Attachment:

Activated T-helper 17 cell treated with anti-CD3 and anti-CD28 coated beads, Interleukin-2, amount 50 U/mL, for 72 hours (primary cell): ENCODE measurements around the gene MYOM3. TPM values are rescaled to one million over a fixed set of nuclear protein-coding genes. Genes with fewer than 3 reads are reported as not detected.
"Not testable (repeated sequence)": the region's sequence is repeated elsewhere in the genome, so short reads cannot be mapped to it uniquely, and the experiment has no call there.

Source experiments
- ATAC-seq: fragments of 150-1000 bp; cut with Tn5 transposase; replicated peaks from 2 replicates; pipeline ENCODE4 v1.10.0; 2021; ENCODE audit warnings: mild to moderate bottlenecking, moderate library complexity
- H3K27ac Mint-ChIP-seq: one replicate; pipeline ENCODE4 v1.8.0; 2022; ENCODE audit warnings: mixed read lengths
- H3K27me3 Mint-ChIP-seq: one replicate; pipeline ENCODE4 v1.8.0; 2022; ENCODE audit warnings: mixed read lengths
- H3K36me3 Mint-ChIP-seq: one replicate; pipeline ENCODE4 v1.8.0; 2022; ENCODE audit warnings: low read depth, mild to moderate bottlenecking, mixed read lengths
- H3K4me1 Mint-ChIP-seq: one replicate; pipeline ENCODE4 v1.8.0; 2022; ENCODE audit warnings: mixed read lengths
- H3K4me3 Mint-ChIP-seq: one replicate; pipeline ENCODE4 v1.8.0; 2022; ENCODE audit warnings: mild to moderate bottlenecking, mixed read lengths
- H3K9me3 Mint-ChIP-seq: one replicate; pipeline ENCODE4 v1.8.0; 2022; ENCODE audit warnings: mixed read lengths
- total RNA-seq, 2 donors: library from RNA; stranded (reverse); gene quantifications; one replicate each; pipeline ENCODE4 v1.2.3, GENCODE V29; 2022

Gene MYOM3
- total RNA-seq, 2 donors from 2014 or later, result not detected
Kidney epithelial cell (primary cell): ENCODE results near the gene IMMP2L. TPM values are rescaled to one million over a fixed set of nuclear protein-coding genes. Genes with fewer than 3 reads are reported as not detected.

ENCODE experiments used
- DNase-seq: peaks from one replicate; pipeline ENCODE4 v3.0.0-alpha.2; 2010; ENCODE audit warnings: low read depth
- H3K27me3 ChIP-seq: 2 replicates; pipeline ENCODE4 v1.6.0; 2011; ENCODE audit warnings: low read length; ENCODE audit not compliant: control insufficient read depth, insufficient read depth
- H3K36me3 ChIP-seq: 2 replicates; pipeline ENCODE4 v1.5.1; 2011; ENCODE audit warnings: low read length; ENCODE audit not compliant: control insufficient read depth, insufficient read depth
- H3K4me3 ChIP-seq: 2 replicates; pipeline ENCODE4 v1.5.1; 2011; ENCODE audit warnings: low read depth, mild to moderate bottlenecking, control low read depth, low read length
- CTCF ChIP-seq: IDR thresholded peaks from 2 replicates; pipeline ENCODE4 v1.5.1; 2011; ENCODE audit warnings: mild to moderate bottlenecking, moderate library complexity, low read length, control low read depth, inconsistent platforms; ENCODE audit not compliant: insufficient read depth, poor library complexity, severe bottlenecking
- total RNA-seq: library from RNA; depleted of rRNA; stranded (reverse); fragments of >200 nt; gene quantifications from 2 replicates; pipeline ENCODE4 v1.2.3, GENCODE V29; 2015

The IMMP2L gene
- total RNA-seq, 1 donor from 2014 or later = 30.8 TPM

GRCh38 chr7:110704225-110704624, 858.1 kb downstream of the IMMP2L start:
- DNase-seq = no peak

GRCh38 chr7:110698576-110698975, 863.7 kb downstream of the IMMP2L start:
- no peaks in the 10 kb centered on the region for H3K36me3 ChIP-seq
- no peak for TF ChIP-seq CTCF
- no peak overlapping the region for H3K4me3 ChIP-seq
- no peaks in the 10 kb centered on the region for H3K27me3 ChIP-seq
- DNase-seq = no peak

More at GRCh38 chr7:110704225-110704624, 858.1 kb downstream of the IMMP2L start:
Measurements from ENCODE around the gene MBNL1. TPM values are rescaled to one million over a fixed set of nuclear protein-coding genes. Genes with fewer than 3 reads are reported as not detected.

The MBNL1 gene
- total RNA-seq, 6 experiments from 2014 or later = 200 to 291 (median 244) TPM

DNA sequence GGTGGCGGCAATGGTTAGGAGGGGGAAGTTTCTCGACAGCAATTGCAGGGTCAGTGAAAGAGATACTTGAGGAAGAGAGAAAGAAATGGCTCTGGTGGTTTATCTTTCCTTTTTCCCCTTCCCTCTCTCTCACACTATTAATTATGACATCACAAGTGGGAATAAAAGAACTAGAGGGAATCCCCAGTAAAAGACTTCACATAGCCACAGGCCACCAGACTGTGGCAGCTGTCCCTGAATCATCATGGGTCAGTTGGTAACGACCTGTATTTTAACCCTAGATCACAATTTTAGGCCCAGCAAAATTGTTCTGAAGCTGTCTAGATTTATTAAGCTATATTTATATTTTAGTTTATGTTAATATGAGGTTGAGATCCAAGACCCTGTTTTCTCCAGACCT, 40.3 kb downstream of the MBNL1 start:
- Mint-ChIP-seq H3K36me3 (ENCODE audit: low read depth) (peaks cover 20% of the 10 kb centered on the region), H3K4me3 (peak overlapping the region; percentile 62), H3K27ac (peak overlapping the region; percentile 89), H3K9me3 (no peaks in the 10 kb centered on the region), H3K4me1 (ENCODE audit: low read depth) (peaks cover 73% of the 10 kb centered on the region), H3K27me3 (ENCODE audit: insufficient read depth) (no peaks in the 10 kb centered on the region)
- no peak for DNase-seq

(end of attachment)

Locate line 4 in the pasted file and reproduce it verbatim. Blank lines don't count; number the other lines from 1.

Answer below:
- ATAC-seq: fragments of 150-1000 bp; cut with Tn5 transposase; replicated peaks from 2 replicates; pipeline ENCODE4 v1.10.0; 2021; ENCODE audit warnings: mild to moderate bottlenecking, moderate library complexity